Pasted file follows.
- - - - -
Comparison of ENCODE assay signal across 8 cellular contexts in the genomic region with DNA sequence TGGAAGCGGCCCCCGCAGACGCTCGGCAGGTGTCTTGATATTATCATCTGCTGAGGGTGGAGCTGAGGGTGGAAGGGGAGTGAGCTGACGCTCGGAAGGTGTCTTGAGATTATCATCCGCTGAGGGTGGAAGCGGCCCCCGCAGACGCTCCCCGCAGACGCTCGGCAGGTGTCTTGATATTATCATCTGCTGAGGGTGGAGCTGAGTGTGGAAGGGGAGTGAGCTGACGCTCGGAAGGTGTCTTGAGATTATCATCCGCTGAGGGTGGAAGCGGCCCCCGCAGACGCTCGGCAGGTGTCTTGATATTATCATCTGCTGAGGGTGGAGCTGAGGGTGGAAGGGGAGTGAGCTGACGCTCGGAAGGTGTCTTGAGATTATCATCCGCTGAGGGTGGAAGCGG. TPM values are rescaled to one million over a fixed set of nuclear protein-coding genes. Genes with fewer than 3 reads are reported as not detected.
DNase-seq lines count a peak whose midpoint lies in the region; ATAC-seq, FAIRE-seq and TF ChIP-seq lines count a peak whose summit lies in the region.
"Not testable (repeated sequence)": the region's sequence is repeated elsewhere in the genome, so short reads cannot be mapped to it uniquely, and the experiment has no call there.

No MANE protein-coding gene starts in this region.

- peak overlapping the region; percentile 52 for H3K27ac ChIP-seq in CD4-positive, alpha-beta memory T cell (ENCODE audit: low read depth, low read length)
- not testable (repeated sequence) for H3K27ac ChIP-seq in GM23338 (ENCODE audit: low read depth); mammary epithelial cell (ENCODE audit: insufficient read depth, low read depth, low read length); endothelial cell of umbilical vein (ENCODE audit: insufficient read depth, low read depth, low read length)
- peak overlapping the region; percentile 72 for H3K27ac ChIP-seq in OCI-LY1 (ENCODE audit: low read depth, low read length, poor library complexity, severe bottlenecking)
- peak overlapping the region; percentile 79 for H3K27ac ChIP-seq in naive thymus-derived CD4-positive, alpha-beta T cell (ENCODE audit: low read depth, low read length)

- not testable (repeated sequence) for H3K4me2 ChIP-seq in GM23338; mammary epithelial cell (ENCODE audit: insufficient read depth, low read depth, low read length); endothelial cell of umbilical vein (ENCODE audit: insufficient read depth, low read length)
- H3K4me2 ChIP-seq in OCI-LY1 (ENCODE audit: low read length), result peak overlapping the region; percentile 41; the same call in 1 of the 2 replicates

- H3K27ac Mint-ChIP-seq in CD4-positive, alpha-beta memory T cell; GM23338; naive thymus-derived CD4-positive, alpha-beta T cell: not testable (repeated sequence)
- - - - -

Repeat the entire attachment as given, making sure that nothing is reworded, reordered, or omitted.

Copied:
Comparison of ENCODE assay signal across 8 cellular contexts in the genomic region with DNA sequence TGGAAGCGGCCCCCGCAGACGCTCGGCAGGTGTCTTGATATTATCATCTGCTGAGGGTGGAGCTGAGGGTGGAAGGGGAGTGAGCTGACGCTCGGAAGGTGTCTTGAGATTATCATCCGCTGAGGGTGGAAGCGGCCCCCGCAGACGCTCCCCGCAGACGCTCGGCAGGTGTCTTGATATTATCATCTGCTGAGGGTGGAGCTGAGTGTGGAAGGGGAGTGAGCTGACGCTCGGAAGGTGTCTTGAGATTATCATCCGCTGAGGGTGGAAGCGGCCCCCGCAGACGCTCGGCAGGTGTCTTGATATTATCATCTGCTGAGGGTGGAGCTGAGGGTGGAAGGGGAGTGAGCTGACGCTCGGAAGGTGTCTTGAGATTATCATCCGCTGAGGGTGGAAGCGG. TPM values are rescaled to one million over a fixed set of nuclear protein-coding genes. Genes with fewer than 3 reads are reported as not detected.
DNase-seq lines count a peak whose midpoint lies in the region; ATAC-seq, FAIRE-seq and TF ChIP-seq lines count a peak whose summit lies in the region.
"Not testable (repeated sequence)": the region's sequence is repeated elsewhere in the genome, so short reads cannot be mapped to it uniquely, and the experiment has no call there.

No MANE protein-coding gene starts in this region.

- peak overlapping the region; percentile 52 for H3K27ac ChIP-seq in CD4-positive, alpha-beta memory T cell (ENCODE audit: low read depth, low read length)
- not testable (repeated sequence) for H3K27ac ChIP-seq in GM23338 (ENCODE audit: low read depth); mammary epithelial cell (ENCODE audit: insufficient read depth, low read depth, low read length); endothelial cell of umbilical vein (ENCODE audit: insufficient read depth, low read depth, low read length)
- peak overlapping the region; percentile 72 for H3K27ac ChIP-seq in OCI-LY1 (ENCODE audit: low read depth, low read length, poor library complexity, severe bottlenecking)
- peak overlapping the region; percentile 79 for H3K27ac ChIP-seq in naive thymus-derived CD4-positive, alpha-beta T cell (ENCODE audit: low read depth, low read length)

- not testable (repeated sequence) for H3K4me2 ChIP-seq in GM23338; mammary epithelial cell (ENCODE audit: insufficient read depth, low read depth, low read length); endothelial cell of umbilical vein (ENCODE audit: insufficient read depth, low read length)
- H3K4me2 ChIP-seq in OCI-LY1 (ENCODE audit: low read length), result peak overlapping the region; percentile 41; the same call in 1 of the 2 replicates

- H3K27ac Mint-ChIP-seq in CD4-positive, alpha-beta memory T cell; GM23338; naive thymus-derived CD4-positive, alpha-beta T cell: not testable (repeated sequence)